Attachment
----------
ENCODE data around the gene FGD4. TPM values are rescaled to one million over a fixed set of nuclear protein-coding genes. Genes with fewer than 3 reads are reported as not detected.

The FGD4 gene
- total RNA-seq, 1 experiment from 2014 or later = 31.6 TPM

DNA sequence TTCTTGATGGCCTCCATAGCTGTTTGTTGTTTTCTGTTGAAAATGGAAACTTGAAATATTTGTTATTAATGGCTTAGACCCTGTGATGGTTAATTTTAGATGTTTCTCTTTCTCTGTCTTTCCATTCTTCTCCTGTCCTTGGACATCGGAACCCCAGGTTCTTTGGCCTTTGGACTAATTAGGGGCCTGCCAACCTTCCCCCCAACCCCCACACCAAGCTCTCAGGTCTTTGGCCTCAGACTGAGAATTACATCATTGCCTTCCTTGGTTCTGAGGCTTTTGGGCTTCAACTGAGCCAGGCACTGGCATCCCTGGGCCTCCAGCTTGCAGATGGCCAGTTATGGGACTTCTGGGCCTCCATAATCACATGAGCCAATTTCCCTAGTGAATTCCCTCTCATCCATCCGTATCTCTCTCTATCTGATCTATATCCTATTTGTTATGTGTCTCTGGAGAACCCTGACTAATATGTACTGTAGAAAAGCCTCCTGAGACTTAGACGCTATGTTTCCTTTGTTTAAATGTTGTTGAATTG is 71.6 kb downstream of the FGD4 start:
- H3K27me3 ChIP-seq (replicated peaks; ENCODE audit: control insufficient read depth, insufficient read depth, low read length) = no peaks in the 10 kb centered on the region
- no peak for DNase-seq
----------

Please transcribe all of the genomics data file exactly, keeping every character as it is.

ENCODE data around the gene FGD4. TPM values are rescaled to one million over a fixed set of nuclear protein-coding genes. Genes with fewer than 3 reads are reported as not detected.

The FGD4 gene
- total RNA-seq, 1 experiment from 2014 or later = 31.6 TPM

DNA sequence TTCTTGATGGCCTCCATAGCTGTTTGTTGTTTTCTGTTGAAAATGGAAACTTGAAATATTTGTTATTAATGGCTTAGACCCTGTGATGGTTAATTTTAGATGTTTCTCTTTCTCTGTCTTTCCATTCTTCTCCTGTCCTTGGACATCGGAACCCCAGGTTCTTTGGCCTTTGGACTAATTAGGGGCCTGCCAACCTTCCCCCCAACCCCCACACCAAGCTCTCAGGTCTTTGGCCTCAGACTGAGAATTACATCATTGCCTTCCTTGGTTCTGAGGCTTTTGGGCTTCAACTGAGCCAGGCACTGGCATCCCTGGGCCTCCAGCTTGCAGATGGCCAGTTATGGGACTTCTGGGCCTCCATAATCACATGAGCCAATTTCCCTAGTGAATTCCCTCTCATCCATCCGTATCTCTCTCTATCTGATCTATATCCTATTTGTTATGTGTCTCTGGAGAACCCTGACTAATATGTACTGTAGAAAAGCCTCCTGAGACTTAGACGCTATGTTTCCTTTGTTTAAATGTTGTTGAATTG is 71.6 kb downstream of the FGD4 start:
- H3K27me3 ChIP-seq (replicated peaks; ENCODE audit: control insufficient read depth, insufficient read depth, low read length) = no peaks in the 10 kb centered on the region
- no peak for DNase-seq